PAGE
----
PATH (Port Authority Trans-Hudson): Weekday trains run every 5 minutes during the 7:00-9:00 a.m. peak on the NWK-WTC and JSQ-33rd lines, and every 10 minutes during the remainder of daytime and evening hours on these two lines. Weekday service on the Hoboken-33rd and Hoboken-WTC lines will run every 10 minutes during the morning, afternoon and evening hours. On weekends, trains will run on 20-minute schedules on all lines. There is no change to overnight service.
SEPTA (Southeastern Pennsylvania Transportation Authority): Service on regional rail lines has been slashed again. The new schedule, effective Sunday, March 29, will run seven days a week. The Airport Line will still run hourly, but most other lines will run only every two hours. The Fox Chase and Media/Elwyn lines will only run every three hours for part of the day. On the Paoli-Thorndale Line, service west of Malvern will run only every four hours. There are no trains to Newark, Del.
PATCO: The Ashland, Westmont, City Hall (Camden) and 12th/13th Street Station in Philadelphia have been closed. PATCO is already running on a reduced schedule.
PORT AUTHORITY TRANSIT (PAT, Pittsburgh) has reduced schedules by 25% on its light rail lines and bus system. Some LRT service has been reduced to 30-minute headways, particularly during the evening, and some parts of the midday on the Blue Line (South Hills) and the Silver Line (Library) via Overbrook. Weekend schedules remain the same.
CONNECTICUT: Service on the Hartford Line was reduced again. Service has been reduced on Amtrak, which now runs five daily trains between New Haven and Springfield (the Vermonter has been suspended). CTRail is running two daily trains between New Haven and Springfield, one that turns at Windsor Locks, and three that turn at Hartford.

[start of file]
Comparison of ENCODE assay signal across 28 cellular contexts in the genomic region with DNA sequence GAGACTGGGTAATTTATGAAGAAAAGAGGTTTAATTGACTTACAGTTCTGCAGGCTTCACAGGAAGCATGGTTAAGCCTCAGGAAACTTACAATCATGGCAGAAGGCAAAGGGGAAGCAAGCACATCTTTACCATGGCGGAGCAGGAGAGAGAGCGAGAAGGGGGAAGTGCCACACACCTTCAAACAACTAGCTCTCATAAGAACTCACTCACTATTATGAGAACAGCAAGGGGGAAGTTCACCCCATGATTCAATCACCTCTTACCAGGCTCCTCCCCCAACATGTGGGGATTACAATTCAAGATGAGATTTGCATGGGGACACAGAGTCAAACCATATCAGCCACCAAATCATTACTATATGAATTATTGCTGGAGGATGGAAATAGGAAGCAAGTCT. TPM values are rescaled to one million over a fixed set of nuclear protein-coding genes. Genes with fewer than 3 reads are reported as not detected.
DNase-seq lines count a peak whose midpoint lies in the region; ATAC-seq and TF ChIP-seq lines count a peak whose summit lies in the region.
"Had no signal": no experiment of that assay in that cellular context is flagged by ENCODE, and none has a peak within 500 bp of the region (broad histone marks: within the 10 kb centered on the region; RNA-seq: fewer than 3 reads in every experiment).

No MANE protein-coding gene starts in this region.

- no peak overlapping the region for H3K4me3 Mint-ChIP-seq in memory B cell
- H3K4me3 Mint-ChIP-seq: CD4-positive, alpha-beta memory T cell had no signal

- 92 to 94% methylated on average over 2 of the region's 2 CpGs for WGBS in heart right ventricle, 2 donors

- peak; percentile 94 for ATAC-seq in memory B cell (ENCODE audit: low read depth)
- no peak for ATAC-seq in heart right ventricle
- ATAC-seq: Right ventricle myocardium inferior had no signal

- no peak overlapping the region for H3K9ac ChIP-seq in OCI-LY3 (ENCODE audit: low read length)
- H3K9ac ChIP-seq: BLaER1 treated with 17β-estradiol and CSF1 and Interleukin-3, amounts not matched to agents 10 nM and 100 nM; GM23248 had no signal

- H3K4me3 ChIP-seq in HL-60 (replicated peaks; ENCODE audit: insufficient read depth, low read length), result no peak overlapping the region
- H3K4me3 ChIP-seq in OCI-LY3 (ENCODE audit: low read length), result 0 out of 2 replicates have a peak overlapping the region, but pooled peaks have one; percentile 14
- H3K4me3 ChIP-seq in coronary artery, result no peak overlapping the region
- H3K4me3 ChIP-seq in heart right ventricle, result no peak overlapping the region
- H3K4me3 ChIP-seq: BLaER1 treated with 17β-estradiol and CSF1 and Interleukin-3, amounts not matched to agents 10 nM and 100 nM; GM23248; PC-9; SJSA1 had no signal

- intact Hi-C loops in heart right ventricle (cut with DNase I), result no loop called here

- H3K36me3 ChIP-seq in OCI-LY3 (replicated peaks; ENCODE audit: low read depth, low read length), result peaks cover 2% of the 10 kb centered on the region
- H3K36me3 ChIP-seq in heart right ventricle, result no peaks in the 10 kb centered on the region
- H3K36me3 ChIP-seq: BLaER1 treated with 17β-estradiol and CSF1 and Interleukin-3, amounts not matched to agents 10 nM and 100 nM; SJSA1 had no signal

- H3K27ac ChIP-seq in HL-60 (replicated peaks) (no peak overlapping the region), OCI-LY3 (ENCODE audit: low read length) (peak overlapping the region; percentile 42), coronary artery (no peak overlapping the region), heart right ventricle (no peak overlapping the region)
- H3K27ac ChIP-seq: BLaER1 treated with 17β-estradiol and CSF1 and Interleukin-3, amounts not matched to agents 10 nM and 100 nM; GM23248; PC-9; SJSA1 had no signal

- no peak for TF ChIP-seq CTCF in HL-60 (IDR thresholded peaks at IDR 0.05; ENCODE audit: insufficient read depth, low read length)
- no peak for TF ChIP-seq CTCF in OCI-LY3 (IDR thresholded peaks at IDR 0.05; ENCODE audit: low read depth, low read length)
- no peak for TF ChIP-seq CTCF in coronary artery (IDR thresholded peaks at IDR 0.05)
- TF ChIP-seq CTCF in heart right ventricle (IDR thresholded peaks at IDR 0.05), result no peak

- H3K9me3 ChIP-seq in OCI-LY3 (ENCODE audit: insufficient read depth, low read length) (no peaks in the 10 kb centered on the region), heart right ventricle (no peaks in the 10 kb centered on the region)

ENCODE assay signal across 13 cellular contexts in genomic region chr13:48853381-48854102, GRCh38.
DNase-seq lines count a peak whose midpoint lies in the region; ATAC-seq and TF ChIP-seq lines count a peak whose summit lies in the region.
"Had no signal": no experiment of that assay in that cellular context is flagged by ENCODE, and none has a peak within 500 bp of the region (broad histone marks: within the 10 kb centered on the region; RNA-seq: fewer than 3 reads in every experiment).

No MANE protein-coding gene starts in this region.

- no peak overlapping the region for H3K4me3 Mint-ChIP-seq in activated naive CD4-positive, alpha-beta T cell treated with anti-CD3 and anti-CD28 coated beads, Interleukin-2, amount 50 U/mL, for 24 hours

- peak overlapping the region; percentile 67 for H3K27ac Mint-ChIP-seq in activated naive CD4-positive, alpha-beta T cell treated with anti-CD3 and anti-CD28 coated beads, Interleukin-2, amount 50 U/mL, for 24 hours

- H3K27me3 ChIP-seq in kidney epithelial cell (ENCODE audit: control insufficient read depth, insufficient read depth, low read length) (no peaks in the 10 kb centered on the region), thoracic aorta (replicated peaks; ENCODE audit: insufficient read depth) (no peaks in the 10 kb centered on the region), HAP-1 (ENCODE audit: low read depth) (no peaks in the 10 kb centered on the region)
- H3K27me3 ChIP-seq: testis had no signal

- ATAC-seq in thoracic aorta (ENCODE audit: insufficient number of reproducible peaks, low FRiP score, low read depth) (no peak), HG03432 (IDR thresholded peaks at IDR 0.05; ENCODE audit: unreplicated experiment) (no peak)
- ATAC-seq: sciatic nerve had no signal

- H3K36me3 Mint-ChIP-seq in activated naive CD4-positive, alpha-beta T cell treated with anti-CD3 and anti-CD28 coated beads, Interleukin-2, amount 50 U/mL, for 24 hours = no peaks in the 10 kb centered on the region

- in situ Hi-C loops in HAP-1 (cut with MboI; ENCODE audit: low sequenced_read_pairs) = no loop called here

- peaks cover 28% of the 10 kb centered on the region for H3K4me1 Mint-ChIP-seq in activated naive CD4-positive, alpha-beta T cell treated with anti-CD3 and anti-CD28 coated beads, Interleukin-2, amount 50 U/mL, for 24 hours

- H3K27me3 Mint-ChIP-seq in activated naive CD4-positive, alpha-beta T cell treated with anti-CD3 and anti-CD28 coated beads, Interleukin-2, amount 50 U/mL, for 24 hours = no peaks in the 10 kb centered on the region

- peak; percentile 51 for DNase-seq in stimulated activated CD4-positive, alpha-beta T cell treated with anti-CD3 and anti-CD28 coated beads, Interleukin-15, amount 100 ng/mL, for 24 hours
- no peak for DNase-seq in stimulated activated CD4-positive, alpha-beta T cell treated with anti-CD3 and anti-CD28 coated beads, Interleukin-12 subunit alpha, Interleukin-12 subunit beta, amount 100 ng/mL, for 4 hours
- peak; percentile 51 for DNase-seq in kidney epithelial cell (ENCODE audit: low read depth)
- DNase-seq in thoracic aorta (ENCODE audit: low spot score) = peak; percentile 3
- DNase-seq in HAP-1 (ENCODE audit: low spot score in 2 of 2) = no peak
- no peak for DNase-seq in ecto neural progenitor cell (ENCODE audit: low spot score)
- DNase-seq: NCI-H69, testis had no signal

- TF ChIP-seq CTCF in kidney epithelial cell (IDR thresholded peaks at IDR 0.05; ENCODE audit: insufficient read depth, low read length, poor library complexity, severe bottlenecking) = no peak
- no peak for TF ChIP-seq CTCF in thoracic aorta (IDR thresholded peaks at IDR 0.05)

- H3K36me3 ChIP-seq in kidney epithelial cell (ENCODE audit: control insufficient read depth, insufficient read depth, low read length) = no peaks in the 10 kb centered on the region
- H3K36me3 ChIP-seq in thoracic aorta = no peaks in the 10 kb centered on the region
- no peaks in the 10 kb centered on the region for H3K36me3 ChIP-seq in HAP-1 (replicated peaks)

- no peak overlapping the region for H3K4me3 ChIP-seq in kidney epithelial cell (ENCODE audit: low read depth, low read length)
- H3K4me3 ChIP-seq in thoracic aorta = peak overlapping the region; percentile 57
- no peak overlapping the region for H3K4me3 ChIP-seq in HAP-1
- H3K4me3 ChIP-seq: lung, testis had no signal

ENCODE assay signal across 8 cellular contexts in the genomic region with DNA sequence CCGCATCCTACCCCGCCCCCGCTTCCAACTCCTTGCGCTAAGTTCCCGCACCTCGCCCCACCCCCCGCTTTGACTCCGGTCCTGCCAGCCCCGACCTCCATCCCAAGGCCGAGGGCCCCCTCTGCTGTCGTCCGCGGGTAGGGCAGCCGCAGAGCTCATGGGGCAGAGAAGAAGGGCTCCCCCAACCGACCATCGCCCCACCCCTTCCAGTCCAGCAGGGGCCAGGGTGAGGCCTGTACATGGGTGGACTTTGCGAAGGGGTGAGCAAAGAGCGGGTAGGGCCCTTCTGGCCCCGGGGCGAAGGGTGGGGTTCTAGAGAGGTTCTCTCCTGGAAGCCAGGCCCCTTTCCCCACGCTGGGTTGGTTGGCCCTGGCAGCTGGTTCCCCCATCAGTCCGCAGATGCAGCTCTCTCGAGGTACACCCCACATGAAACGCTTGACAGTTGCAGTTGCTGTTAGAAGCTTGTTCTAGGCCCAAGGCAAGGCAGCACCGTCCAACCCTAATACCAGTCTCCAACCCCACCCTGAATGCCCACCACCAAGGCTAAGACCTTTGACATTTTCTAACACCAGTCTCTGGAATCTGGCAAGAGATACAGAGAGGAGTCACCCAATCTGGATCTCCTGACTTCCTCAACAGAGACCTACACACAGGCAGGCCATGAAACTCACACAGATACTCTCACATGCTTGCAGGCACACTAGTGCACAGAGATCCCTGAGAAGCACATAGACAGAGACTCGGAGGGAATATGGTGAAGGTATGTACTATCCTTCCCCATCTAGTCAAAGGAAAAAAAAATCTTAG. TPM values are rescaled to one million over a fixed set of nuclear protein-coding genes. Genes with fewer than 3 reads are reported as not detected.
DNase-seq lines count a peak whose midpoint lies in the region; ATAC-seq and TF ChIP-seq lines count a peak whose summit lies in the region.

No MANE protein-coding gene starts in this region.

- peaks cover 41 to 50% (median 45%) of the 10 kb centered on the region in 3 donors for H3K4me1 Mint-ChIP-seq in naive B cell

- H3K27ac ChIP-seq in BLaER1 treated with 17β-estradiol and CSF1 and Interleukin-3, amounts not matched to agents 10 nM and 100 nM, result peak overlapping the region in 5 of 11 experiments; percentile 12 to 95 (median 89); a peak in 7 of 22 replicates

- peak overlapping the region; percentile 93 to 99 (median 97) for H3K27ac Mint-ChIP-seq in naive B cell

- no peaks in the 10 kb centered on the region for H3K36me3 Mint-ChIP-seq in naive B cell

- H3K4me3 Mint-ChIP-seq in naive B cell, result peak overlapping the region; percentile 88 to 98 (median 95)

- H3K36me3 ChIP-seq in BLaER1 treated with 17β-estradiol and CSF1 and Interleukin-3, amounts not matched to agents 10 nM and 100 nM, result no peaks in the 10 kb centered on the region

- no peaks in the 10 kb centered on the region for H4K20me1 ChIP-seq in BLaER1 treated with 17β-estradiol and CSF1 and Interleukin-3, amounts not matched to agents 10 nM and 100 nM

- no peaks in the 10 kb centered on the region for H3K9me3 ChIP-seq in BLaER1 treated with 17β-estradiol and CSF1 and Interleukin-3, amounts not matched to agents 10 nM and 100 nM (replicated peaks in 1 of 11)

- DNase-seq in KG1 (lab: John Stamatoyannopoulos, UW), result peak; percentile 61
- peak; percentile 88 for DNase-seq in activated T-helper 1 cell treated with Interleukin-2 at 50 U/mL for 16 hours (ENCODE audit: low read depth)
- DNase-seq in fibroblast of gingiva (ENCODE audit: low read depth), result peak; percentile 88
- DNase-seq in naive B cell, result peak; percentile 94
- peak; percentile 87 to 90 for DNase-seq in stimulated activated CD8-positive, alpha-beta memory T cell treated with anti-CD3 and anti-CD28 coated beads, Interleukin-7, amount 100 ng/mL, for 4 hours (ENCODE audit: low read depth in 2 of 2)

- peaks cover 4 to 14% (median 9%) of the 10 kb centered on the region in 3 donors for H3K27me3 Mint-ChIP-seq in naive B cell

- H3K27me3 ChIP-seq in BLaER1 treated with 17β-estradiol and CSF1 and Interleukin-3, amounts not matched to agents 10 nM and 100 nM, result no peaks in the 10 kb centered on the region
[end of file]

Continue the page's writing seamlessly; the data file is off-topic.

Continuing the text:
BALTIMORE/WASHINGTON AREA: Maryland MTA light rail and subway lines in Baltimore continue to operate on a Saturday schedule, while MARC trains operate on a reduced-service “R” schedule. WMATA has not changed MetroRail schedules since our last report, but WUSA-9 reported that, effective March 26, 19 stations will close, and there will be no shuttle buses to serve them. Bus service has also been cut to Sunday schedules. The report said that the closures were implemented to conserve supplies of disinfectant, which have dwindled to a two-week supply. WMATA had closed Smithsonian and Arlington Cemetery stations to prevent riders from going to see the city’s iconic cherry trees in the Tidal Basin. VRE commuter trains into Virginia continue to operate on a reduced “S” schedule, with service on the Fredericksburg and Manassas Lines reduced by 50%. The normal schedule calls for eight trains during the peak commuting period; the current operation calls for only four.
MIDWEST: The Cincinnati Bell Connector streetcar has reduced its hours of operation. It now runs from 8 a.m. until 8:00 p.m. weekdays and 11:00 a.m. until 7:00 p.m. on weekends. The Detroit Free Press reports that the city M-1 Rail (QLine) streetcar on Woodward Avenue will cut service by 50%, effective March 26. The new hours will be 6:00 a.m. to 8:00 p.m. on weekdays and 8:00 to 8:00 on weekends. The report added that there will only be two cars operating along the line, but did not specify how often service will operate. There are no fares being collected. WWJ Radio reports that the Detroit People Mover will also be free to ride, but hours will also be reduced. Since Friday, March 20, the new hours are: Monday-Thursday: 6:30 a.m. – 8:00 p.m., Friday: 6:30 a.m. – 10:00 p.m., Saturday: 9:00 a.m. – 10:00 p.m. and Sunday: 2:00 p.m. – 6:00 p.m.